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March’s Monthly History Milestone: Celebrating Women’s History Month

We all recognize the names of JSC’s male space pioneers: Flight Directors Chris Kraft and Gene Kranz; astronauts Alan Shepard, John Glenn and Neil Armstrong; Center Director Bob Gilruth; and Engineering Director Max Faget. Few, however, know the names of JSC’s female trailblazers. Women have played a significant role in JSC’s endeavors since the beginning and in a variety of ways. For instance, eight of the thirty-six people transferred from Langley Research Center to the Space Task Group (STG), the predecessor to the Manned Spacecraft Center (MSC), were women. In celebration of women’s history month, the JSC History Office commemorates the contributions of three of the Center’s amazing women and invites you to visit the History Portal to read their transcripts and to learn more about other women not included in this short feature.

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Aeronautical engineer Cathy Osgood plots data by hand for upcoming spaceflights.
Catherine T. Osgood began her NASA career as a math aide, or a computer, with the STG in 1959. (In those days NASA employed women as computers, to provide data analysis with the use of calculators and to plot data.) Very few women worked as engineers for NASA at the time. Osgood, who had worked numerical problems with NASA engineers and had a bachelor’s degree in mathematics, eventually became an aeronautical engineer at MSC, where she worked on spacecraft rendezvous. Learning how to dock and rendezvous in space was vital to the lunar landing, and engineers like Osgood gained a critical understanding of rendezvous techniques during the Gemini Project that resulted in the successful Moon landings.

Models of the Space Shuttle and Shuttle Carrier Aircraft surround Ivy Hooks, an expert in separation systems involving the Orbiter/Carrier, solid rocket boosters and external tank.
Models of the Space Shuttle and Shuttle Carrier Aircraft surround Ivy Hooks, an expert in separation systems involving the Orbiter/Carrier, solid rocket boosters and external tank.
Ivy Hooks also held a degree in mathematics when she came to work at MSC in 1963. In April 1969, just a few months shy of the first lunar landing, she became a member of the original design team for the Space Shuttle Orbiter. One of only two female engineers assigned to the group, Hooks and the team spent months working in isolation on a configuration for the orbiter, which—unlike the capsules of earlier generations—would be reusable and land like a plane. They came up with a concept that specified, among other things, the vehicle’s size, weight, how much time the orbiter could spend in space, and how far the vehicle could fly before landing. Hooks even looked at the feasibility of putting air-breathing engines on the Orbiter. In 1978, she received the coveted Arthur S. Fleming Award, which recognizes the work of outstanding federal employees, for her engineering contributions to the shuttle program, particularly her work on the separation of the external tank and solid rocket boosters from the shuttle and separation systems for the orbiter and Shuttle Carrier Aircraft for the Approach and Landing Tests.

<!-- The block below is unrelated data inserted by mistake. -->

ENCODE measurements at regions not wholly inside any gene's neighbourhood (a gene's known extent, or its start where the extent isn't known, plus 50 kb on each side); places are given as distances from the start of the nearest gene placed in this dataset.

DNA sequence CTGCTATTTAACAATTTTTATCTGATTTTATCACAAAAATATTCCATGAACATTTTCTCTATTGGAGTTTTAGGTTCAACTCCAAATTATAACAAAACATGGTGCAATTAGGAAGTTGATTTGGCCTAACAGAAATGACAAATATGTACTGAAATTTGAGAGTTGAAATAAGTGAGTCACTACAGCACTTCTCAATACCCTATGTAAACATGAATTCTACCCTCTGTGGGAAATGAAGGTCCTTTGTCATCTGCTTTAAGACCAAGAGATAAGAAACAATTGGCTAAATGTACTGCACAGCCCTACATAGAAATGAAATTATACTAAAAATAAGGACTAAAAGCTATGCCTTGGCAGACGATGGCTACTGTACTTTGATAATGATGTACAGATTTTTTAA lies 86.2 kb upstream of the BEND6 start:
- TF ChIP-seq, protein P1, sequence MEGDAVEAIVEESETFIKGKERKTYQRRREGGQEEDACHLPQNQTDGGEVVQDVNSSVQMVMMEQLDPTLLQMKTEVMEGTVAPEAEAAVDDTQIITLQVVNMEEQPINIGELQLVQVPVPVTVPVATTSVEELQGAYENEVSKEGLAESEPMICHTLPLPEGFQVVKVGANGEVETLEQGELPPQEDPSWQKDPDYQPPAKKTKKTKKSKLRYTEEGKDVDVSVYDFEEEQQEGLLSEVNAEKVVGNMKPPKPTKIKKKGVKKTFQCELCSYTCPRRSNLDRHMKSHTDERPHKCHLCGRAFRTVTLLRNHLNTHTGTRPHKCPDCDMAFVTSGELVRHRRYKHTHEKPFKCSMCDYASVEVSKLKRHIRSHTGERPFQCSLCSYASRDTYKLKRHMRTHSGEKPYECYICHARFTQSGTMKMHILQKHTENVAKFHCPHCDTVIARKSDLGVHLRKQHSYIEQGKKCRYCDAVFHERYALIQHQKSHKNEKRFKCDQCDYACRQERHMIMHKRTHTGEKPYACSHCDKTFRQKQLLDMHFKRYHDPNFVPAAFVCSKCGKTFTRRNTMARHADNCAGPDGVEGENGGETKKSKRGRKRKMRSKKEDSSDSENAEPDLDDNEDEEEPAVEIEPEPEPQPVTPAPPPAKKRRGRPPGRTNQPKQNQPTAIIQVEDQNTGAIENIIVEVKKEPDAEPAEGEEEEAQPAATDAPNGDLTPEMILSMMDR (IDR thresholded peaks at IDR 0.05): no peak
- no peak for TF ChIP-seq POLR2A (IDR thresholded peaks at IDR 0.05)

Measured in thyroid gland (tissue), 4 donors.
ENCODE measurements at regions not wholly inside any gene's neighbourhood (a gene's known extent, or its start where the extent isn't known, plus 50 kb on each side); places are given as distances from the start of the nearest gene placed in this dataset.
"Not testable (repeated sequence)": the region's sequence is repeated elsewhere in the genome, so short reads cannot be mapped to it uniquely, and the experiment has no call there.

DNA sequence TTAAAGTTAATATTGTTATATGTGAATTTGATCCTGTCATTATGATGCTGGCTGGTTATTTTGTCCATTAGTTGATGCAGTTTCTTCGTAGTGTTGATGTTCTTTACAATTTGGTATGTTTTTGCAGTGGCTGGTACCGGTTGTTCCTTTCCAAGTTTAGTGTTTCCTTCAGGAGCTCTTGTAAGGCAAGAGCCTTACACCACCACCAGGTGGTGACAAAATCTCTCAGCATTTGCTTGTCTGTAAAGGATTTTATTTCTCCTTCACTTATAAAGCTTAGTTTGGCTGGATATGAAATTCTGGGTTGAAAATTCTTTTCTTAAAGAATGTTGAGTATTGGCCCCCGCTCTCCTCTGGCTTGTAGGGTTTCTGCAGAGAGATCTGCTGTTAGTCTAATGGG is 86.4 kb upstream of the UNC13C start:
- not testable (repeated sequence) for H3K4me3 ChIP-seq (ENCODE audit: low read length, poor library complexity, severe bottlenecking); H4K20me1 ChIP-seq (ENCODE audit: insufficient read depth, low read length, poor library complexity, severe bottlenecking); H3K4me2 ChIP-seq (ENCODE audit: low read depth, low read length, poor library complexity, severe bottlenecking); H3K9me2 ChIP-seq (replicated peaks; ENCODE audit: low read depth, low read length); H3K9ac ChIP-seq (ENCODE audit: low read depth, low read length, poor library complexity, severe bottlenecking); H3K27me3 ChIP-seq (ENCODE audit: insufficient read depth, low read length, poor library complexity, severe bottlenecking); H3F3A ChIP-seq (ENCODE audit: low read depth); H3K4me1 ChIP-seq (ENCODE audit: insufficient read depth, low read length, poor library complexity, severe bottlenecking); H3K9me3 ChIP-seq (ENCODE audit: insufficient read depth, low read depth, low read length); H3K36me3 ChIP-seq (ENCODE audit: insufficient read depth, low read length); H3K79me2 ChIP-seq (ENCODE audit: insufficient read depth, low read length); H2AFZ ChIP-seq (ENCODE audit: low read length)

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Engineer Dorothy B. Lee sits at her desk holding a model of the Apollo spacecraft.
Dottie Lee started working at the National Advisory Committee for Aeronautics Langley Memorial Aeronautical Lab in 1948, after completing a degree in mathematics at Randolph-Macon Women’s College in Lynchburg, Va. She too started out as a computer. When Faget’s secretary went on her honeymoon, Lee filled in for her. On her last day he asked if she wanted to continue working for him. “I thought he was being funny, because I don't type, and I knew that this was the last day and Shirley was returning Monday. I said, ‘Sure,’ in a very flip way,” not realizing he was serious. With that, Faget took her under his wing and trained her to become an engineer.

Years later, before the launch of the space shuttle, Lee, then the Aerothermodynamics Subsystems Manager for the orbiter, attended an Aeronautical Space Advisory Panel at Ames Research Center. The only woman listed on the program and invited to speak, she gave a forty-five minute presentation about the spacecraft’s heat transfer. Afterward she remembered that one of the men who heard her presentation approached her as she packed up her things. “Based on what you have told us today,” he said, “we're going to recommend to the President that we launch the shuttle." That was one of her proudest moments in the space program.

Transcripts for Osgood, Hooks, and Lee can be found at: http://www.jsc.nasa.gov/history/oral_histories/oral_histories.htm. An additional source of information about women’s history at NASA can be found in the History transcripts: http://www.jsc.nasa.gov/history/oral_histories/herstory.htm.

A selection of excerpts from interviews and links to the oral history interviews conducted with some of the women who contributed to NASA’s history can be found on the JSC History Portal: http://www.jsc.nasa.gov/history/special_events/WHM.htm.


Jennifer Ross-Nazzal
Johnson Space Center, Houston
281-486-3942

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